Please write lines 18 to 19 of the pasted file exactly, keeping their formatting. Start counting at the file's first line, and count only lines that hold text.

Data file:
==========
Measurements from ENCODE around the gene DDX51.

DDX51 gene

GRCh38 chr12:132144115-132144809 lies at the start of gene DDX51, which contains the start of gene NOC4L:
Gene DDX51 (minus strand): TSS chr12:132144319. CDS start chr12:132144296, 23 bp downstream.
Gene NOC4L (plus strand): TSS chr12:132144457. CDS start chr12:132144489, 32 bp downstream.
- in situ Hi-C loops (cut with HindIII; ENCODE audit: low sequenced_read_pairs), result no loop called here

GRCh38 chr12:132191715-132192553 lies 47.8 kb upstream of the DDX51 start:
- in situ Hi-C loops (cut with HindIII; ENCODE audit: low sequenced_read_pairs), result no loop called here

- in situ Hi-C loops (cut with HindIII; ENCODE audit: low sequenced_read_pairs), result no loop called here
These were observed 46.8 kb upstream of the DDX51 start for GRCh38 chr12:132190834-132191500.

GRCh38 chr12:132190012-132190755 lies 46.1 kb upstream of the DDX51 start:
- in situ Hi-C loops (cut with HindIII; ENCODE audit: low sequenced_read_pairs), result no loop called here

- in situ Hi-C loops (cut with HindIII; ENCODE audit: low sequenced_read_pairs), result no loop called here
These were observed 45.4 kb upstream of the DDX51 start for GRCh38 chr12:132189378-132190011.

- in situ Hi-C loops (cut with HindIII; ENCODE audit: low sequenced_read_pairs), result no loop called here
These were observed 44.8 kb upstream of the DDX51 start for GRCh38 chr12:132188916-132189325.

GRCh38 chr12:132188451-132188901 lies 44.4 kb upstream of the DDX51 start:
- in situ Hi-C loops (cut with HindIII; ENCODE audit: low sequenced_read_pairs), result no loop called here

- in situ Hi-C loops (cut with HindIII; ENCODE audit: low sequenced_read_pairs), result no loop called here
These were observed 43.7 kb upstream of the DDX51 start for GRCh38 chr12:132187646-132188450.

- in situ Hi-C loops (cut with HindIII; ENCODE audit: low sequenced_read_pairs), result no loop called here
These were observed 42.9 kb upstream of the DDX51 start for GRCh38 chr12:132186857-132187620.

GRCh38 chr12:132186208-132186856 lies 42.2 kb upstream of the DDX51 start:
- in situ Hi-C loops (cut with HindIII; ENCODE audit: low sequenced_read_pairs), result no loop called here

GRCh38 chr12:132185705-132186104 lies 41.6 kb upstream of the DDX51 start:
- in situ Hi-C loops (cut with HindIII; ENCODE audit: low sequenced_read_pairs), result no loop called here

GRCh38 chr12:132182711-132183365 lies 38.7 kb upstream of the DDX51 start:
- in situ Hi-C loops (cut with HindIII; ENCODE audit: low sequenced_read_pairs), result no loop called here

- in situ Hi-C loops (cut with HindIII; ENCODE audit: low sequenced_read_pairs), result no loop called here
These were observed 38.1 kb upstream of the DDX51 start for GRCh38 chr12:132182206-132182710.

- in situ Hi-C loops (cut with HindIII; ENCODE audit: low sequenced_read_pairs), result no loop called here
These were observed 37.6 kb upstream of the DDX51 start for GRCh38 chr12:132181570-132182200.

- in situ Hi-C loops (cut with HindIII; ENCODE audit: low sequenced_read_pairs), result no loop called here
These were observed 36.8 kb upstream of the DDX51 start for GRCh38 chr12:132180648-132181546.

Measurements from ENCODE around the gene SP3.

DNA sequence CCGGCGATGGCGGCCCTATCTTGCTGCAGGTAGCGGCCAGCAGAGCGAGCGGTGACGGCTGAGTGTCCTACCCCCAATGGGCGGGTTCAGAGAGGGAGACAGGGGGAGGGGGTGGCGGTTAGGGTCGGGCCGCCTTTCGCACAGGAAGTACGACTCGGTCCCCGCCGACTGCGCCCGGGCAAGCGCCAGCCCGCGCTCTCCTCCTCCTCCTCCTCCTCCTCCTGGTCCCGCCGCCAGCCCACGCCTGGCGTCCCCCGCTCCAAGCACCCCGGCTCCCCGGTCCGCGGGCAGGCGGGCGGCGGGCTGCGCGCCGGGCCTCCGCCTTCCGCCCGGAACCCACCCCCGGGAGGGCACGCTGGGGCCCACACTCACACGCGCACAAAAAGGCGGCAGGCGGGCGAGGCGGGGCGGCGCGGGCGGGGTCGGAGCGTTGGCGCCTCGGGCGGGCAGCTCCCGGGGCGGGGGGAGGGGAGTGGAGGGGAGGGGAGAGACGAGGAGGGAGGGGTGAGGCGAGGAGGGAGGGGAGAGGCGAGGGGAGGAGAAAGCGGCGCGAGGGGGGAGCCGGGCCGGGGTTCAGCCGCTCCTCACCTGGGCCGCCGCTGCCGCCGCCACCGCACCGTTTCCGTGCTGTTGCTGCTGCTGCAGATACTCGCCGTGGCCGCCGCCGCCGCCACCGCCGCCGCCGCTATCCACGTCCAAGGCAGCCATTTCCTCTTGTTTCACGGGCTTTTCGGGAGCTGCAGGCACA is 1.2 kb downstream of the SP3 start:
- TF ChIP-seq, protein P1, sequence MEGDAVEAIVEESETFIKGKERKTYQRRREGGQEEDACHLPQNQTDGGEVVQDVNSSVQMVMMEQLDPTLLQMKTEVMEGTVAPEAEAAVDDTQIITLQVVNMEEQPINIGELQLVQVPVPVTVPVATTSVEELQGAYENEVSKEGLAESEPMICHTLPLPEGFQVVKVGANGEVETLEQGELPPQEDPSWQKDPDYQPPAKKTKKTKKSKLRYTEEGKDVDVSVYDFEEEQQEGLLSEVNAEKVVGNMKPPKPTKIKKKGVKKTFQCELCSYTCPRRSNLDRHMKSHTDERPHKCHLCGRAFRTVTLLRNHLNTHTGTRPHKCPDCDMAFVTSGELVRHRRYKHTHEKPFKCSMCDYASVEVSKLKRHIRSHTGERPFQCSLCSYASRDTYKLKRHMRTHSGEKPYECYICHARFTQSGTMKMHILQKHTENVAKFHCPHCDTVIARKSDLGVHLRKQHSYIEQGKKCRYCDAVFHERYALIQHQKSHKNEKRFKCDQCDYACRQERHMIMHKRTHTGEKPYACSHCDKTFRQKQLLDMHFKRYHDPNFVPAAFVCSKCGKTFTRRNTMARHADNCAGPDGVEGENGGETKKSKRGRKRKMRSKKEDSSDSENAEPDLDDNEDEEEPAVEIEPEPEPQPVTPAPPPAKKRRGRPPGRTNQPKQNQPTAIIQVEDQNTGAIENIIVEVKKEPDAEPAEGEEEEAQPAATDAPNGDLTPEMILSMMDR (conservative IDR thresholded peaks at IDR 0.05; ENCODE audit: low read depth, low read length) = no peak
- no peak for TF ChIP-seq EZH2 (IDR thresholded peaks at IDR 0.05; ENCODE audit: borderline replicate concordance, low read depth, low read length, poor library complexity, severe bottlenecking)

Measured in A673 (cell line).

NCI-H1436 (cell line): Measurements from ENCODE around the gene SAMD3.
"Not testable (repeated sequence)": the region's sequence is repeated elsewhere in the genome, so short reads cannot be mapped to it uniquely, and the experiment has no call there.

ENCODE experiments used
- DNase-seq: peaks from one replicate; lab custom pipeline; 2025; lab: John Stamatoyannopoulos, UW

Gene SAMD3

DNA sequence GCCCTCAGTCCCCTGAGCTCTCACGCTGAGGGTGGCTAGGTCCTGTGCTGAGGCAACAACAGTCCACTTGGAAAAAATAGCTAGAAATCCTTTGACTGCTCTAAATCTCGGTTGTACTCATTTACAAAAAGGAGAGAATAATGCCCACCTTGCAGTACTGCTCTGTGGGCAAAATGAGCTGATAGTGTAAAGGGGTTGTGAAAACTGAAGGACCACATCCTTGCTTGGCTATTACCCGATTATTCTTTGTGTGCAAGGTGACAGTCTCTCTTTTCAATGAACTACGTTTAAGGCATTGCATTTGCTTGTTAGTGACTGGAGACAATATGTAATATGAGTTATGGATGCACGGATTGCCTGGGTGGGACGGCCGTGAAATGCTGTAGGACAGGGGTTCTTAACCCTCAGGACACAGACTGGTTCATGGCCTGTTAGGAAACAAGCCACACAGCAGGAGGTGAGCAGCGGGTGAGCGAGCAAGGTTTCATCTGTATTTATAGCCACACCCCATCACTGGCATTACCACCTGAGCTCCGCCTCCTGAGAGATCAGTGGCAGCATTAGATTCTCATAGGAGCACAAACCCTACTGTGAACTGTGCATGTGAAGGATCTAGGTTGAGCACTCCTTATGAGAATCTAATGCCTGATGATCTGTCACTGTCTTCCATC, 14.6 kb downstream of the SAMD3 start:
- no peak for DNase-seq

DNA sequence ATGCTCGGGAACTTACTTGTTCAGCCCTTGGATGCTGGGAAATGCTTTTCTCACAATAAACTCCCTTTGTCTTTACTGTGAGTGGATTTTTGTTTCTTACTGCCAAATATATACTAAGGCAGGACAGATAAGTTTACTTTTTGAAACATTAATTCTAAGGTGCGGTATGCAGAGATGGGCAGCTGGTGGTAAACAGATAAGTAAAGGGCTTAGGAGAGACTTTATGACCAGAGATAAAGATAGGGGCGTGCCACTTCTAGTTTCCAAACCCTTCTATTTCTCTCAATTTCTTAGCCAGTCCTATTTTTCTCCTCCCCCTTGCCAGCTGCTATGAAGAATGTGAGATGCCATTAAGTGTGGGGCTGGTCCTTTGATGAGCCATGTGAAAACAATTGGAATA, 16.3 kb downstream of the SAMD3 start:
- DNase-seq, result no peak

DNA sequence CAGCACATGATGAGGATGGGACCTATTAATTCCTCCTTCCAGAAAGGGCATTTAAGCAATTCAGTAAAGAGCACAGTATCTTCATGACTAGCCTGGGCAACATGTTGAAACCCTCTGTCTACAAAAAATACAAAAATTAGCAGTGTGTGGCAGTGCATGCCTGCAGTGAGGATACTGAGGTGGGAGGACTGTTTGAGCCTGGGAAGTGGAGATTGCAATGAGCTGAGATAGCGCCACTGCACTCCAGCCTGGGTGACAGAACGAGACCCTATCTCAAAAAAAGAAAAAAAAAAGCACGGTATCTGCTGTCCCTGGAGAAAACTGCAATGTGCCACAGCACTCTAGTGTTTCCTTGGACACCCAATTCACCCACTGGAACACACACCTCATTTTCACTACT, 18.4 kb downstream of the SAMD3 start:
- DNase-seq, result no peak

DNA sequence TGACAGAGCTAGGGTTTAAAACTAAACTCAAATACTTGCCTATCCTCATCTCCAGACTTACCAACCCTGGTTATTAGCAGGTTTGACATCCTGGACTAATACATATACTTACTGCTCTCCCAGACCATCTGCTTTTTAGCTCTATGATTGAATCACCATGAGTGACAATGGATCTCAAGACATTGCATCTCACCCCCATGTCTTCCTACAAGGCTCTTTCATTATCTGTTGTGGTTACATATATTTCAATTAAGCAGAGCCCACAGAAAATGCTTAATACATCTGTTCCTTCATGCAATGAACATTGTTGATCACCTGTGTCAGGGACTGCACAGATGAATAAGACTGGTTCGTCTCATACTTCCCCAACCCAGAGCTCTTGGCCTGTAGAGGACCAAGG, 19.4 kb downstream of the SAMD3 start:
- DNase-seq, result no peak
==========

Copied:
- in situ Hi-C loops (cut with HindIII; ENCODE audit: low sequenced_read_pairs), result no loop called here

- in situ Hi-C loops (cut with HindIII; ENCODE audit: low sequenced_read_pairs), result no loop called here